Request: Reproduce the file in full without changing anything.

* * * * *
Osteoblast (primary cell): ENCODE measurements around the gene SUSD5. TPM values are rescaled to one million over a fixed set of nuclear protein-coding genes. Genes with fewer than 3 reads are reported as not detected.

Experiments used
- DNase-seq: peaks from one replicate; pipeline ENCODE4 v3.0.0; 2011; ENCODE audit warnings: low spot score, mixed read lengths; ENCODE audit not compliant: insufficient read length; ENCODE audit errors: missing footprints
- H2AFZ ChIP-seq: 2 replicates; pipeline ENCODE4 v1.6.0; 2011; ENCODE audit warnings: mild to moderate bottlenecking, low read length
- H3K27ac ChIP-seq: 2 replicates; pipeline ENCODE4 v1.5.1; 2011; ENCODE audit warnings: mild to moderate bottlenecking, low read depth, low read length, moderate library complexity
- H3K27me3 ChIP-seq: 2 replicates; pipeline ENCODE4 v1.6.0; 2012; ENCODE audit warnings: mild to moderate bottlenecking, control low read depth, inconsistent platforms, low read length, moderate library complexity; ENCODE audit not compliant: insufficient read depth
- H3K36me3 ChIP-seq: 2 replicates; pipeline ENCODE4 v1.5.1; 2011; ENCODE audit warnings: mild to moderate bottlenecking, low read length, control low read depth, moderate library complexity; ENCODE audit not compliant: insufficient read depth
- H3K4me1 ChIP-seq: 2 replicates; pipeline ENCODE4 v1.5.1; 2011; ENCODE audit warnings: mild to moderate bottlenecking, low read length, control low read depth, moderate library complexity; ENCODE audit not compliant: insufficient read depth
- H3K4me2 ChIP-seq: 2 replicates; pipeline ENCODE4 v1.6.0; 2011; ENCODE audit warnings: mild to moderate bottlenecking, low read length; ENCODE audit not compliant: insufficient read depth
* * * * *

Osteoblast (primary cell): ENCODE measurements around the gene SUSD5. TPM values are rescaled to one million over a fixed set of nuclear protein-coding genes. Genes with fewer than 3 reads are reported as not detected.

Experiments used
- DNase-seq: peaks from one replicate; pipeline ENCODE4 v3.0.0; 2011; ENCODE audit warnings: low spot score, mixed read lengths; ENCODE audit not compliant: insufficient read length; ENCODE audit errors: missing footprints
- H2AFZ ChIP-seq: 2 replicates; pipeline ENCODE4 v1.6.0; 2011; ENCODE audit warnings: mild to moderate bottlenecking, low read length
- H3K27ac ChIP-seq: 2 replicates; pipeline ENCODE4 v1.5.1; 2011; ENCODE audit warnings: mild to moderate bottlenecking, low read depth, low read length, moderate library complexity
- H3K27me3 ChIP-seq: 2 replicates; pipeline ENCODE4 v1.6.0; 2012; ENCODE audit warnings: mild to moderate bottlenecking, control low read depth, inconsistent platforms, low read length, moderate library complexity; ENCODE audit not compliant: insufficient read depth
- H3K36me3 ChIP-seq: 2 replicates; pipeline ENCODE4 v1.5.1; 2011; ENCODE audit warnings: mild to moderate bottlenecking, low read length, control low read depth, moderate library complexity; ENCODE audit not compliant: insufficient read depth
- H3K4me1 ChIP-seq: 2 replicates; pipeline ENCODE4 v1.5.1; 2011; ENCODE audit warnings: mild to moderate bottlenecking, low read length, control low read depth, moderate library complexity; ENCODE audit not compliant: insufficient read depth
- H3K4me2 ChIP-seq: 2 replicates; pipeline ENCODE4 v1.6.0; 2011; ENCODE audit warnings: mild to moderate bottlenecking, low read length; ENCODE audit not compliant: insufficient read depth